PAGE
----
Our unprocessed challenge ultimately led to my starting Eating Rules, which has introduced me to so many new and wonderful people and opportunities — and helps keep me focused on and accountable for my own health!

TLT:   For someone doing the challenge this month, what words of advice do you have to ease the adjustment, particularly someone who normally eats a fair amount of processed food?

AW:  The first thing is to figure out how you define “unprocessed.”  I use what I call “The Kitchen Test,” but I encourage everyone to define it for themselves, in a way that makes sense to them. I also encourage use of the “Deliberate Exception Clause,” if you feel it’s necessary. The idea is to plan what potential exceptions you’ll make (if any) and why. The idea is to consider your choices — ahead of time — and decide if the “pros” outweigh the cons (this isn’t so that you can have a donut that someone brings to the office — it’s to make the challenge actually possible in our crazy-hectic-busy daily lives.)

We’ve got a ton of resources on my site to help folks get into the challenge, including a free Official Guide to download, and every day throughout the month I’ll be sharing guest posts on a wide variety of unprocessed topics.

Also, planning! Planning is key. It’s worth taking a few minutes at the start of the week, or at the start of each day, to think through (and perhaps assemble) what you’re going to eat during the day. Because when you’re hungry isn’t the best time to figure out what you’re going to eat.

TLT:   Have you been surprised by the incredible growth in participation since you started October Unprocessed?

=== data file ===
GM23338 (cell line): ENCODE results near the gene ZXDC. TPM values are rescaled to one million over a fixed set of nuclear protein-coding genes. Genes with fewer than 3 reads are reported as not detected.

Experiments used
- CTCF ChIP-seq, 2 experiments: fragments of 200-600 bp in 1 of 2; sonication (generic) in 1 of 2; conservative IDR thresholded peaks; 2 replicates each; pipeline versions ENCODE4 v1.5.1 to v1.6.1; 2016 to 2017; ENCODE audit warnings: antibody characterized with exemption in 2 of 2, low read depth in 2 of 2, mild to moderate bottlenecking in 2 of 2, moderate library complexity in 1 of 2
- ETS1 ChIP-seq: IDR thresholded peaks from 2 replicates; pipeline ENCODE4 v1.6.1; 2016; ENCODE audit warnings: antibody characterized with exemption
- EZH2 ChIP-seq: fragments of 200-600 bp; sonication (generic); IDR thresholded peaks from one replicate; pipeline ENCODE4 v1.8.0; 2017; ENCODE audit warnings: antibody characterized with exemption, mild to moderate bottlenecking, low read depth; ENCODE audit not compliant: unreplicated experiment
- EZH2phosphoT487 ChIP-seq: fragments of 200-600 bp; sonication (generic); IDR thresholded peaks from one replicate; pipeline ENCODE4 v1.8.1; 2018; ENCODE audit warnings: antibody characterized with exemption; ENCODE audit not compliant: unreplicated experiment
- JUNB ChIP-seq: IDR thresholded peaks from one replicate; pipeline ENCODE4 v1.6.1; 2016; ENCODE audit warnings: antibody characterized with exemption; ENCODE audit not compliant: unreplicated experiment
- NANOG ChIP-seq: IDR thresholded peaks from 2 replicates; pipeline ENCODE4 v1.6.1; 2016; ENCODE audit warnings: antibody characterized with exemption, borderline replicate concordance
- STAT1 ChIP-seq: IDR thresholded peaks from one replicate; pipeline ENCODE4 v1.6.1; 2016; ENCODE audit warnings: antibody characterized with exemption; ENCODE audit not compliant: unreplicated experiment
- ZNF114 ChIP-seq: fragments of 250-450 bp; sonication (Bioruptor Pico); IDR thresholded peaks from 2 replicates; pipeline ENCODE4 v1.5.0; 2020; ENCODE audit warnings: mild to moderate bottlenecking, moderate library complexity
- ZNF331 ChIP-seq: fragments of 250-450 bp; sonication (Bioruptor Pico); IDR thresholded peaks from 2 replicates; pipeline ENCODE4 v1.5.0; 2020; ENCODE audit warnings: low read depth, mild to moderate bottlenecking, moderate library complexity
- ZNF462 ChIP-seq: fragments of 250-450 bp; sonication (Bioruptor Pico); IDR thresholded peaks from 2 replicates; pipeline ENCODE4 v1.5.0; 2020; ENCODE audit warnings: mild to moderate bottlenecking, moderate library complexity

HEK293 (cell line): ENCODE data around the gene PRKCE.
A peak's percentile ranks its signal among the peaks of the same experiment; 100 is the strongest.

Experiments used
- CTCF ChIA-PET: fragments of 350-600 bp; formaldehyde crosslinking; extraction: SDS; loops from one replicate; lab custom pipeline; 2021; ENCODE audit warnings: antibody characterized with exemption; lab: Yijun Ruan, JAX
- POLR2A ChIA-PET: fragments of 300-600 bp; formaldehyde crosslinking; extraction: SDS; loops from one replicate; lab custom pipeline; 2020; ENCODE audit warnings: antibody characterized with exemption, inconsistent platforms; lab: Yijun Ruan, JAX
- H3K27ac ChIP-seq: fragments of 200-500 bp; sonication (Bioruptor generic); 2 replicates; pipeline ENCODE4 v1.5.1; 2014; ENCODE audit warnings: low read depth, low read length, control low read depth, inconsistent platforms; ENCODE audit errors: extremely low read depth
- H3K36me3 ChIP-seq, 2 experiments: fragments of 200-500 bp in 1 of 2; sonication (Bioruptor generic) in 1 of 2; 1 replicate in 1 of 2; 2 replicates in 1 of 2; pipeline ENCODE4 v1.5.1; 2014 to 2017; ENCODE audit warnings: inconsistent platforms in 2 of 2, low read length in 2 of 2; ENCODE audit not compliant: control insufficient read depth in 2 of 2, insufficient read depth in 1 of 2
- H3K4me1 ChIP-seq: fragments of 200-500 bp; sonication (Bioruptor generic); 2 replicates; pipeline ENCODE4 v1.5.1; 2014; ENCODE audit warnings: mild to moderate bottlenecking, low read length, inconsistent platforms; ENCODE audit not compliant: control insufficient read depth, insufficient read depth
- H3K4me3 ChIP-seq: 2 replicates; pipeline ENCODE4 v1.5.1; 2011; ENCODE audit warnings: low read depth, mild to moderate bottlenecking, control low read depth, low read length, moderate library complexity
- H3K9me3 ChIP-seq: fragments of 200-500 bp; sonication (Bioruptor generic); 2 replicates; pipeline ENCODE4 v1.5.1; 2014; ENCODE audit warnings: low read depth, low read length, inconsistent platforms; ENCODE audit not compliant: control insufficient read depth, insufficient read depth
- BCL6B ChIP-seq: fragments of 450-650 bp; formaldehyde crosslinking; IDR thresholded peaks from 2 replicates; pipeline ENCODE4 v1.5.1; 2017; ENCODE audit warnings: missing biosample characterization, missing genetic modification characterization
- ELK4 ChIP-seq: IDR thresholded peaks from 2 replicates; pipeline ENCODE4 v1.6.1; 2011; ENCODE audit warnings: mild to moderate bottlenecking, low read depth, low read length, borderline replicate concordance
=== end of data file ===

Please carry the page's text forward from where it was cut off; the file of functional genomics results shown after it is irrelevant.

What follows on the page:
AW:  Oh, yes! Every time someone joins our ranks, I get a little bit giddy. As I write this, we just passed 4,600 people who’ve taken the pledge! It’s so inspiring reading the comments people leave on the pledge form. Clearly, we’re on to something here, and with every person who signs up, our good-food-movement gets so much stronger.

TLT:  Do you have anything else you’d like to tell Lunch Tray readers about October Unprocessed?

AW:  Thanks for the opportunity to share October Unprocessed with you, and I hope you’ll all join in — it’s not too late! (It’s never too late!) If you’re just finding out about October Unprocessed, check out the main page on my site and take the pledge today — and then continue with us throughout the month, or for a full 30 days from today.

* * *

Thank you, Andrew, for coming by The Lunch Tray to share information about October Unprocessed.  And if you’re interested in joining in, it’s definitely not too late to sign the October Unprocessed pledge!

My own October Unprocessed guest post will appear this month on Eating Rules, with the (hopefully) intriguing title, “Provisioning Your Ark.”  You’ll just have to read the post to find out what that means!  :-)   I’ll share the link on this blog when the post is up.